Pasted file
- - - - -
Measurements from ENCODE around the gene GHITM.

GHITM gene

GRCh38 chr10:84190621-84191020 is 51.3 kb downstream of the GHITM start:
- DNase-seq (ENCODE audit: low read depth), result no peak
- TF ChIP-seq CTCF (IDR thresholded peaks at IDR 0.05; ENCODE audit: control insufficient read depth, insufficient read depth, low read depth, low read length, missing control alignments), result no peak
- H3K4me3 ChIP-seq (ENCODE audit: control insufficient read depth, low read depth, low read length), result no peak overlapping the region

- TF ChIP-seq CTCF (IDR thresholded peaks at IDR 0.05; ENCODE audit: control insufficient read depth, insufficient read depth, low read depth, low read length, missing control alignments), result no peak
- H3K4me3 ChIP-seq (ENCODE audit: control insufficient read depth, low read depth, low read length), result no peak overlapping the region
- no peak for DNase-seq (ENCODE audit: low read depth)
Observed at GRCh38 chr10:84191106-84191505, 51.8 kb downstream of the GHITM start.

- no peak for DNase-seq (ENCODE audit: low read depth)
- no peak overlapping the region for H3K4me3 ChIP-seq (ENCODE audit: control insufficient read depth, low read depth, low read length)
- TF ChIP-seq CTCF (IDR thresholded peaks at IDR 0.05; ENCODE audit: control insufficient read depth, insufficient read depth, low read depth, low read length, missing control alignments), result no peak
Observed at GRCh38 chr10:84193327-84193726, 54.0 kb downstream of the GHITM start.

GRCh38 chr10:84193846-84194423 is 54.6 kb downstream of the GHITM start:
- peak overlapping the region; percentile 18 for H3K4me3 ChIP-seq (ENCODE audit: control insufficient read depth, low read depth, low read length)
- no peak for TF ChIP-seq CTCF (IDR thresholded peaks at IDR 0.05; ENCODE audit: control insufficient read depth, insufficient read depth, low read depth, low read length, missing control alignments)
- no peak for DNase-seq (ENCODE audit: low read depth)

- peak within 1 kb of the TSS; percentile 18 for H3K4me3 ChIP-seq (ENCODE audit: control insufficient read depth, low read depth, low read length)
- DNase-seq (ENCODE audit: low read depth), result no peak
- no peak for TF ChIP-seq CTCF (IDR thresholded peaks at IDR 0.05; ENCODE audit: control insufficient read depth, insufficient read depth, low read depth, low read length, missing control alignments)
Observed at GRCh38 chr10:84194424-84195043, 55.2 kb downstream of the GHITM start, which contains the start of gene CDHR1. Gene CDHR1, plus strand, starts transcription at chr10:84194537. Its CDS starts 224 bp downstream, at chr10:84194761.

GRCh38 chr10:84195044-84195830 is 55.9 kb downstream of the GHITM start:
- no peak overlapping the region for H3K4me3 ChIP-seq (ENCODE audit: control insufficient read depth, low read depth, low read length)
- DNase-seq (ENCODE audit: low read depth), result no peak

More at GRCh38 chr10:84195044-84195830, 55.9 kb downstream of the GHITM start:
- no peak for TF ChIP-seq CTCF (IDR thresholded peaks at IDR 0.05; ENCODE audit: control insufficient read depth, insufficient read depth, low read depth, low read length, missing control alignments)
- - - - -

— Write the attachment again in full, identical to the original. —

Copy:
Measurements from ENCODE around the gene GHITM.

GHITM gene

GRCh38 chr10:84190621-84191020 is 51.3 kb downstream of the GHITM start:
- DNase-seq (ENCODE audit: low read depth), result no peak
- TF ChIP-seq CTCF (IDR thresholded peaks at IDR 0.05; ENCODE audit: control insufficient read depth, insufficient read depth, low read depth, low read length, missing control alignments), result no peak
- H3K4me3 ChIP-seq (ENCODE audit: control insufficient read depth, low read depth, low read length), result no peak overlapping the region

- TF ChIP-seq CTCF (IDR thresholded peaks at IDR 0.05; ENCODE audit: control insufficient read depth, insufficient read depth, low read depth, low read length, missing control alignments), result no peak
- H3K4me3 ChIP-seq (ENCODE audit: control insufficient read depth, low read depth, low read length), result no peak overlapping the region
- no peak for DNase-seq (ENCODE audit: low read depth)
Observed at GRCh38 chr10:84191106-84191505, 51.8 kb downstream of the GHITM start.

- no peak for DNase-seq (ENCODE audit: low read depth)
- no peak overlapping the region for H3K4me3 ChIP-seq (ENCODE audit: control insufficient read depth, low read depth, low read length)
- TF ChIP-seq CTCF (IDR thresholded peaks at IDR 0.05; ENCODE audit: control insufficient read depth, insufficient read depth, low read depth, low read length, missing control alignments), result no peak
Observed at GRCh38 chr10:84193327-84193726, 54.0 kb downstream of the GHITM start.

GRCh38 chr10:84193846-84194423 is 54.6 kb downstream of the GHITM start:
- peak overlapping the region; percentile 18 for H3K4me3 ChIP-seq (ENCODE audit: control insufficient read depth, low read depth, low read length)
- no peak for TF ChIP-seq CTCF (IDR thresholded peaks at IDR 0.05; ENCODE audit: control insufficient read depth, insufficient read depth, low read depth, low read length, missing control alignments)
- no peak for DNase-seq (ENCODE audit: low read depth)

- peak within 1 kb of the TSS; percentile 18 for H3K4me3 ChIP-seq (ENCODE audit: control insufficient read depth, low read depth, low read length)
- DNase-seq (ENCODE audit: low read depth), result no peak
- no peak for TF ChIP-seq CTCF (IDR thresholded peaks at IDR 0.05; ENCODE audit: control insufficient read depth, insufficient read depth, low read depth, low read length, missing control alignments)
Observed at GRCh38 chr10:84194424-84195043, 55.2 kb downstream of the GHITM start, which contains the start of gene CDHR1. Gene CDHR1, plus strand, starts transcription at chr10:84194537. Its CDS starts 224 bp downstream, at chr10:84194761.

GRCh38 chr10:84195044-84195830 is 55.9 kb downstream of the GHITM start:
- no peak overlapping the region for H3K4me3 ChIP-seq (ENCODE audit: control insufficient read depth, low read depth, low read length)
- DNase-seq (ENCODE audit: low read depth), result no peak

More at GRCh38 chr10:84195044-84195830, 55.9 kb downstream of the GHITM start:
- no peak for TF ChIP-seq CTCF (IDR thresholded peaks at IDR 0.05; ENCODE audit: control insufficient read depth, insufficient read depth, low read depth, low read length, missing control alignments)